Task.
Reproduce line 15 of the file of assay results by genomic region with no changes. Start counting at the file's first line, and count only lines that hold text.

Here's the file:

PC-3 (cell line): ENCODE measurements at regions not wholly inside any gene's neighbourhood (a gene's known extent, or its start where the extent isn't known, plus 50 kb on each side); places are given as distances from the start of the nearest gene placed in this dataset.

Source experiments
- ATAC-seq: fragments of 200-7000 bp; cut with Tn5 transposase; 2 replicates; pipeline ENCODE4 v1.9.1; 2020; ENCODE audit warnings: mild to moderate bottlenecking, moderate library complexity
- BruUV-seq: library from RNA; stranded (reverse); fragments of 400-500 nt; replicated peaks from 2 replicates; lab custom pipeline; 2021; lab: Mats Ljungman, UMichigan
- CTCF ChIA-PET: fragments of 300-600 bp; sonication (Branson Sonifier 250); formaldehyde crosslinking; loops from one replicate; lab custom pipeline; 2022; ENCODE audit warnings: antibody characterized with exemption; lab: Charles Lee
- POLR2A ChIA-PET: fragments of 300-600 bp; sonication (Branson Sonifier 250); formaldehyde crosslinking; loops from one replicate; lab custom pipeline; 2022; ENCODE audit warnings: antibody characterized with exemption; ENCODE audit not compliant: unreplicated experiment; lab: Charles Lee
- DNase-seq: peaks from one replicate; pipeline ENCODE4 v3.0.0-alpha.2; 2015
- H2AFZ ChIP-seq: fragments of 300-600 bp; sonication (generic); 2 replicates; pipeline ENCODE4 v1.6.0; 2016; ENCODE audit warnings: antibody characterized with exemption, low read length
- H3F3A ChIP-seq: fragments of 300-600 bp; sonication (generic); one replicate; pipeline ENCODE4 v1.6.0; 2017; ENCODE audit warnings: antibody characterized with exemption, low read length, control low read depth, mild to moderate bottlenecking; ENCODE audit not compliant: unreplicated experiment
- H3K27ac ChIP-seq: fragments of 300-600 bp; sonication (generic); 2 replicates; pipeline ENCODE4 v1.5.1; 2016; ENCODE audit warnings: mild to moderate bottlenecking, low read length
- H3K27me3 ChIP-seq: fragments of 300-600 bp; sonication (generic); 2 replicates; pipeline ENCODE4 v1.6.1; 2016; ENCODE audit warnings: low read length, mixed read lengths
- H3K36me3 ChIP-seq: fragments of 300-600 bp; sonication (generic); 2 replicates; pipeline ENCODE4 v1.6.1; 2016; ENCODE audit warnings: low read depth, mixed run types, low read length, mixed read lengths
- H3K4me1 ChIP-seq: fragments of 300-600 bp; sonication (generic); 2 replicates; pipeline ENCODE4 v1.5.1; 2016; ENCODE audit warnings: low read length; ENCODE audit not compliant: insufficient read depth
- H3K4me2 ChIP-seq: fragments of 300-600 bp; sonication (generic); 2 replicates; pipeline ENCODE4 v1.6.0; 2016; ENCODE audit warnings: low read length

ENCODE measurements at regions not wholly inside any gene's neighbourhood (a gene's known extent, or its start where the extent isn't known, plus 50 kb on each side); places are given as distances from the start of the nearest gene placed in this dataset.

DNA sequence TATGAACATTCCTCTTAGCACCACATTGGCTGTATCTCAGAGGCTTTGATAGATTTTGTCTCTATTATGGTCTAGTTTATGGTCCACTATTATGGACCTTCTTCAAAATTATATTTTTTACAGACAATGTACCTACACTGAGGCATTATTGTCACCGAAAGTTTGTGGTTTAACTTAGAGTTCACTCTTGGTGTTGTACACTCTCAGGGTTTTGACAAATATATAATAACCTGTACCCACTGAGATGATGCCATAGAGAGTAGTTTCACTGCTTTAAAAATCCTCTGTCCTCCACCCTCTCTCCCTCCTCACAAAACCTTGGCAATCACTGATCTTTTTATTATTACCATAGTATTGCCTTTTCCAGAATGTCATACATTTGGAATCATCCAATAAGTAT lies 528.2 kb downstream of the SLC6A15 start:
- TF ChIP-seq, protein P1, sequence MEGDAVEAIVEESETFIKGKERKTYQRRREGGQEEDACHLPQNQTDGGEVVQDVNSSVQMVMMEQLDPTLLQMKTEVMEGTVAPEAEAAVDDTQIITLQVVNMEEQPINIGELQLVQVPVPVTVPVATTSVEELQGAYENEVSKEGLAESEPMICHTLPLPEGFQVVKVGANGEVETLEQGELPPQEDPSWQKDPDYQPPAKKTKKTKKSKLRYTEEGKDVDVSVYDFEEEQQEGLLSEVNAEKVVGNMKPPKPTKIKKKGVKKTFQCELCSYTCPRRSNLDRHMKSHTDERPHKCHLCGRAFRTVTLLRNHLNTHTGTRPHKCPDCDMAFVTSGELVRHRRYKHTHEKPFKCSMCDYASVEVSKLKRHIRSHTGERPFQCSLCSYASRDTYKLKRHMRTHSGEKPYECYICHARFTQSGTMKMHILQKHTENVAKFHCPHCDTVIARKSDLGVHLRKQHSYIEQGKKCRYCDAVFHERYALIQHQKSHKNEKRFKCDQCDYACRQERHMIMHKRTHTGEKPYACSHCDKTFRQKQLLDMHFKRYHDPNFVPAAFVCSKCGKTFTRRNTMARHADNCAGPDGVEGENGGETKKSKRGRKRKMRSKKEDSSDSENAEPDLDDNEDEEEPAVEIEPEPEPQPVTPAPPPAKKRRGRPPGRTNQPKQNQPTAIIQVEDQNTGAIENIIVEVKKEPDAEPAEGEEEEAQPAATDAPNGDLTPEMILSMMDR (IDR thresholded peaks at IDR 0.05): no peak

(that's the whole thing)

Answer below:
ENCODE measurements at regions not wholly inside any gene's neighbourhood (a gene's known extent, or its start where the extent isn't known, plus 50 kb on each side); places are given as distances from the start of the nearest gene placed in this dataset.